## Introduction to Doug's RSt

**Moderator:** dbundy

### Re: Introduction to Doug's RSt

Most people wondering how does direction reversal occur including me, but I guess it could be a natural consequence of dividing unit motion by two reciprocal aspect which is implied by your notation S|T. One familiar with music would understand it is like a string of one unit cut into 1/2 and extend to 2/1. The SUDR and TUDR both have a frequency(1/t) of 1/2, S|T 1/1 and 2S|T and S|2T have a frequency of 3/2. Am I correct?

### Re: Introduction to Doug's RSt

Thanks for your question Sun. Sorry it has taken so long to respond. The reversals are definitely a philosophical challenge, but assuming them, we derive the natural numbers from the integers and a whole slew of other things.

Starting with a unit ratio of space/time change (s/t = 1/1), the first possibility is 1/2 and 2/1, depending upon which aspect is reversing. These two ratios equate or resolve to -1 and +1 respectively and the combinations of them can be used to arrive at any natural number.

These fundamental units of motion were called time and space "displacements" in Larson's works.

At the LRC, we call them SUDRs and TUDRs, denoting them with upper case S and T. A combination of them is denoted S|T.

Combining 1/2 and 2/1 on a calculator generates a sum of 2.5, but this is due to the underlying assumption that reciprocals of positive integers should be treated as fractions of a whole- instead of reciprocal integers.

As far as frequencies go, there is one cycle of reversal per two units of time (space). Summing frequencies, however, is trickier than summing displacements. As you probably know, combining two radio frequencies produces both the sum and difference frequencies, but the frequency of 2/1 is four times the frequency of 1/2.

Moreover, the absolute value of the space over time frequency (1/2) is equal to that of the time over space frequency (2/1). Taking this seeming contradiction into account requires us to think about it a little differently, which I'll try to explain directly.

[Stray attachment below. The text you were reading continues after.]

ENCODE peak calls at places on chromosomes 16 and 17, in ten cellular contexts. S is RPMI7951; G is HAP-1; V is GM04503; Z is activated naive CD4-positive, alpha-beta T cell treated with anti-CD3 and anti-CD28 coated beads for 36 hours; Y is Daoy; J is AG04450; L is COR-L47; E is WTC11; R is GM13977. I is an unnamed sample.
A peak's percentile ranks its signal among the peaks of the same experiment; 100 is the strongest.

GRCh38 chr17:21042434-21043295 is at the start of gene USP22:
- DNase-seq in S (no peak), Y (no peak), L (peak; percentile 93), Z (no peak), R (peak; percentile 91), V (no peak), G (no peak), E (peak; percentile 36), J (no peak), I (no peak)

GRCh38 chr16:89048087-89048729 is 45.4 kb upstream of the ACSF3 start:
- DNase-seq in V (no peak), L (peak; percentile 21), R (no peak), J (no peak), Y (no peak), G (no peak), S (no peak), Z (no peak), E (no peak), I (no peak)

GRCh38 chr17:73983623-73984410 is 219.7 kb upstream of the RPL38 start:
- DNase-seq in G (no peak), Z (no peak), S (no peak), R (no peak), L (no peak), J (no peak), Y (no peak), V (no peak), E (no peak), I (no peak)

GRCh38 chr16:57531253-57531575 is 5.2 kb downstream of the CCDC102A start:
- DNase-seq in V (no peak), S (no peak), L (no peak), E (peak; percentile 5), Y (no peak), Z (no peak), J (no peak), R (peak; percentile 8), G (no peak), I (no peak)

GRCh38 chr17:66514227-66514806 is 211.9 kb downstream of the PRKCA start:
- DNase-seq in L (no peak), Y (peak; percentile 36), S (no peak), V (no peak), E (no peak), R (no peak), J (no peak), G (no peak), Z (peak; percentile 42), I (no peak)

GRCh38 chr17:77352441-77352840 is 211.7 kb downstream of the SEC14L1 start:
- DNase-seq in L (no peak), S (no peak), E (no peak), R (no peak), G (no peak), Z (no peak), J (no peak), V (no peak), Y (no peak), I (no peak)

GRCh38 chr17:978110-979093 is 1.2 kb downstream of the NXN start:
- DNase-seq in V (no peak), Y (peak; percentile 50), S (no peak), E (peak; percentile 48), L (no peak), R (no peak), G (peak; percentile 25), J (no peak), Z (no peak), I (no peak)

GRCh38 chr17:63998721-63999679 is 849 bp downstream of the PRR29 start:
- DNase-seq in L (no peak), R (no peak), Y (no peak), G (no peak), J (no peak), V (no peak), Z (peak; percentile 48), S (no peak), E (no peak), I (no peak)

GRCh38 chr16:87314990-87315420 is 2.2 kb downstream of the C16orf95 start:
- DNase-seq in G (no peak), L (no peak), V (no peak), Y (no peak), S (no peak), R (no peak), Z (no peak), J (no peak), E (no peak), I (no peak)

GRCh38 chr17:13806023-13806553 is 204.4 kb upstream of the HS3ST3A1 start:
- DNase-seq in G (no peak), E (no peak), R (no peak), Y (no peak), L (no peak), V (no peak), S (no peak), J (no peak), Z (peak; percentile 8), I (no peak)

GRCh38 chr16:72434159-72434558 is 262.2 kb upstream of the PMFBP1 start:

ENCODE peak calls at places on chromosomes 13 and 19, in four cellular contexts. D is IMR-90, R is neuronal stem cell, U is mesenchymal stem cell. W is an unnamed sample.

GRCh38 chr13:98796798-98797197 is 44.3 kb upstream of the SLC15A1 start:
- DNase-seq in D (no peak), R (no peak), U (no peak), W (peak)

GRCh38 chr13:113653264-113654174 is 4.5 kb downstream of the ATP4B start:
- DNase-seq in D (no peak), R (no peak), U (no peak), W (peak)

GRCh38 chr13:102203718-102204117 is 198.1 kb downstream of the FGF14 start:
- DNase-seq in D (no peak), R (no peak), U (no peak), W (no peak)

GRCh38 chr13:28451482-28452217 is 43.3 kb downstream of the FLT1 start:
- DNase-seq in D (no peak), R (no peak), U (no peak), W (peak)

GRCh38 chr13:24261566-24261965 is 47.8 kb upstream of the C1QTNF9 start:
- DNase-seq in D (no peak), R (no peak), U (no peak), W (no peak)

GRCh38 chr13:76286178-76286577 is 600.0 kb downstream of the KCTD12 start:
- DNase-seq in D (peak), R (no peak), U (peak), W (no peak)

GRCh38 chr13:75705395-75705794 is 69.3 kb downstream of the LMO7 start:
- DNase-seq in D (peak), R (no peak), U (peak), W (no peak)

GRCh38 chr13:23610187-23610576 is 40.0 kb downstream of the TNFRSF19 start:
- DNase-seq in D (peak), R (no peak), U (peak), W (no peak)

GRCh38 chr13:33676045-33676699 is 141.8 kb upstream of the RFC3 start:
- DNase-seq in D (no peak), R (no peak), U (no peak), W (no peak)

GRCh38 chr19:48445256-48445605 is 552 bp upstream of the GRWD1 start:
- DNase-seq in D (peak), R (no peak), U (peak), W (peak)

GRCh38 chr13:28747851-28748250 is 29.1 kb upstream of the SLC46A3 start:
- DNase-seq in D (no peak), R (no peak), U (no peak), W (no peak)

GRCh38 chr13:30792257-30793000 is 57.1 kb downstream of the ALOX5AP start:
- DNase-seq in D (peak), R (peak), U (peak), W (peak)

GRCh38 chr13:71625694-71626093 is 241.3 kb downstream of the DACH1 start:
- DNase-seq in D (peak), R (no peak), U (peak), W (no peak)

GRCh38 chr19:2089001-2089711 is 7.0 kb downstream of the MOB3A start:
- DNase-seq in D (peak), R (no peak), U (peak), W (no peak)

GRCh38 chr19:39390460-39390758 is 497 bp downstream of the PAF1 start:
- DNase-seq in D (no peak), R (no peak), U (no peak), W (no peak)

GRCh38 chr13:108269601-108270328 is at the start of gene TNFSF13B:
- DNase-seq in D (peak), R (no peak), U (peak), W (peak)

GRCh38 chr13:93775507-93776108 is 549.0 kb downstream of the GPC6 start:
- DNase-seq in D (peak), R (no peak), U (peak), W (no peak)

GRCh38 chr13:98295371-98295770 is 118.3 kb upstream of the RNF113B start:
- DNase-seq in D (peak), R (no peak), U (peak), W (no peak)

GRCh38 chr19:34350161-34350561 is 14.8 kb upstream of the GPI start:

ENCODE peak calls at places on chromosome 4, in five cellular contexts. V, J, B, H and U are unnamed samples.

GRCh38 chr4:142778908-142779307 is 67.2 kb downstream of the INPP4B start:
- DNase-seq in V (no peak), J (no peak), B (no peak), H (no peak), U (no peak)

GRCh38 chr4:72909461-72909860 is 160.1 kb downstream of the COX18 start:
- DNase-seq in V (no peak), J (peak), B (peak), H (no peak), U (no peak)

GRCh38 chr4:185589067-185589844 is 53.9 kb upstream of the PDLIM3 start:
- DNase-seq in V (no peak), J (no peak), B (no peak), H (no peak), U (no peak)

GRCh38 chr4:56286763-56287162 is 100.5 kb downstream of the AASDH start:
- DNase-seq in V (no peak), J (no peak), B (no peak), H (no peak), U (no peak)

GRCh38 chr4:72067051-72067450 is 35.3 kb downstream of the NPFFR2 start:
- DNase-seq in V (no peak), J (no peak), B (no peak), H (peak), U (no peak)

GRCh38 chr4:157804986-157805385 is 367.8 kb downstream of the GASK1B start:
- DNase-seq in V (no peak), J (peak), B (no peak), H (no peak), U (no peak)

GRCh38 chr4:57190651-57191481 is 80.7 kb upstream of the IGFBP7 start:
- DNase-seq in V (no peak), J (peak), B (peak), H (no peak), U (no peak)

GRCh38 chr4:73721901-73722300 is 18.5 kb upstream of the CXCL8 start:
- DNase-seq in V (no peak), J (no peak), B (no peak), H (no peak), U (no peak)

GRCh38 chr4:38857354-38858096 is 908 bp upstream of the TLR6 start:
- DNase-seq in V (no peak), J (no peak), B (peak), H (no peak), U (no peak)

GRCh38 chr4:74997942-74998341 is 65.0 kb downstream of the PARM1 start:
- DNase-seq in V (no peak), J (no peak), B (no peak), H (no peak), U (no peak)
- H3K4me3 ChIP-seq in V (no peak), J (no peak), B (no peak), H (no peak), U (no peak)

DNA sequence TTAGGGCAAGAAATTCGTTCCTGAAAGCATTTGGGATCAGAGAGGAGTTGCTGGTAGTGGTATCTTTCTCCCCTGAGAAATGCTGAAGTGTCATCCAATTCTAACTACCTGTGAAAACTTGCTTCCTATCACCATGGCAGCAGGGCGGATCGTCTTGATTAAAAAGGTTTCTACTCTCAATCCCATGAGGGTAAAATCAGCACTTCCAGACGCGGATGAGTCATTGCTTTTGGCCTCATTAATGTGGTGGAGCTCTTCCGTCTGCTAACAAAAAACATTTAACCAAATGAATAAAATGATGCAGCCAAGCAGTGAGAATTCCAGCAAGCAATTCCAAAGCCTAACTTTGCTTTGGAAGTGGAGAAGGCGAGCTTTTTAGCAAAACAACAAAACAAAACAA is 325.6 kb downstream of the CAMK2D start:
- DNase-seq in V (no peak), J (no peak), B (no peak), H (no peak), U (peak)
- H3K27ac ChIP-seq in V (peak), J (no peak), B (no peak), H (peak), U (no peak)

Starting with a unit ratio of space/time change (s/t = 1/1), the first possibility is 1/2 and 2/1, depending upon which aspect is reversing. These two ratios equate or resolve to -1 and +1 respectively and the combinations of them can be used to arrive at any natural number.

These fundamental units of motion were called time and space "displacements" in Larson's works.

At the LRC, we call them SUDRs and TUDRs, denoting them with upper case S and T. A combination of them is denoted S|T.

Combining 1/2 and 2/1 on a calculator generates a sum of 2.5, but this is due to the underlying assumption that reciprocals of positive integers should be treated as fractions of a whole- instead of reciprocal integers.

As far as frequencies go, there is one cycle of reversal per two units of time (space). Summing frequencies, however, is trickier than summing displacements. As you probably know, combining two radio frequencies produces both the sum and difference frequencies, but the frequency of 2/1 is four times the frequency of 1/2.

Moreover, the absolute value of the space over time frequency (1/2) is equal to that of the time over space frequency (2/1). Taking this seeming contradiction into account requires us to think about it a little differently, which I'll try to explain directly.

### Re: Introduction to Doug's RSt

Sun wrote:

The ratio of SUDRs to TUDRs (Ss and Ts) in this equation is 1:1, or balanced. We can unbalance it in two "directions," by adding an S or a T to the equation. Adding an S, S|T + S, gives us 2S|T. Adding a T, gives us S|2T.

2S|T = (1/2 + 1/2)|2/1 = 2/4|2/1.

In it's expanded form, this is ((1/2) + (1/2)) + 1/1+ 2/1 = 2/4 + 2/1 + 2/1 = 6|6 num, showing how the additional S unit changes the balanced middle term (1/1) of S|T to the unbalanced middle term (2/1) of 2S|T.

I hope that make more sense now. This new math is a little tricky, because not only do we add numerators to numerators and denominators to denominators, but we CONSTRUCT the middle term from the LH (numerator) and the RH (denominator) terms, after the fact so-to-speak.

The basic S|T equation, S|T = 1/2 + 1/1 + 2/1 = 4|4 num, expresses the total scalar motion of the SUDR (s/ t = 1/2) and TUDR (s/t = 2/1) combination. The middle term (1/1) consists of the inner portion of the SUDR oscillation (the numerator) and the inner portion of the TUDR oscillation (the denominator.) Without it the total of natural units of motion (num), would be incorrect.Hello Doug,

Thank you for your presentation.

Let me use a notation of a-c-b for my own convenient to represent your equation.

Am i correct that you assume everything starts from one net displacement, 1/2 and 2/1? Particles are consequences that combine variable numbers of 1/2 and 2/1 with variable numbers of 1/1? 1/1 represent for unit motion? a, c, b stand for the each dimension of motion?

How did you get 2S|T = 2/4 + 2/1 + 2/1? Why it is not S|T+SUDR=1/2+1/1+2/1+2/1?

The ratio of SUDRs to TUDRs (Ss and Ts) in this equation is 1:1, or balanced. We can unbalance it in two "directions," by adding an S or a T to the equation. Adding an S, S|T + S, gives us 2S|T. Adding a T, gives us S|2T.

2S|T = (1/2 + 1/2)|2/1 = 2/4|2/1.

In it's expanded form, this is ((1/2) + (1/2)) + 1/1+ 2/1 = 2/4 + 2/1 + 2/1 = 6|6 num, showing how the additional S unit changes the balanced middle term (1/1) of S|T to the unbalanced middle term (2/1) of 2S|T.

I hope that make more sense now. This new math is a little tricky, because not only do we add numerators to numerators and denominators to denominators, but we CONSTRUCT the middle term from the LH (numerator) and the RH (denominator) terms, after the fact so-to-speak.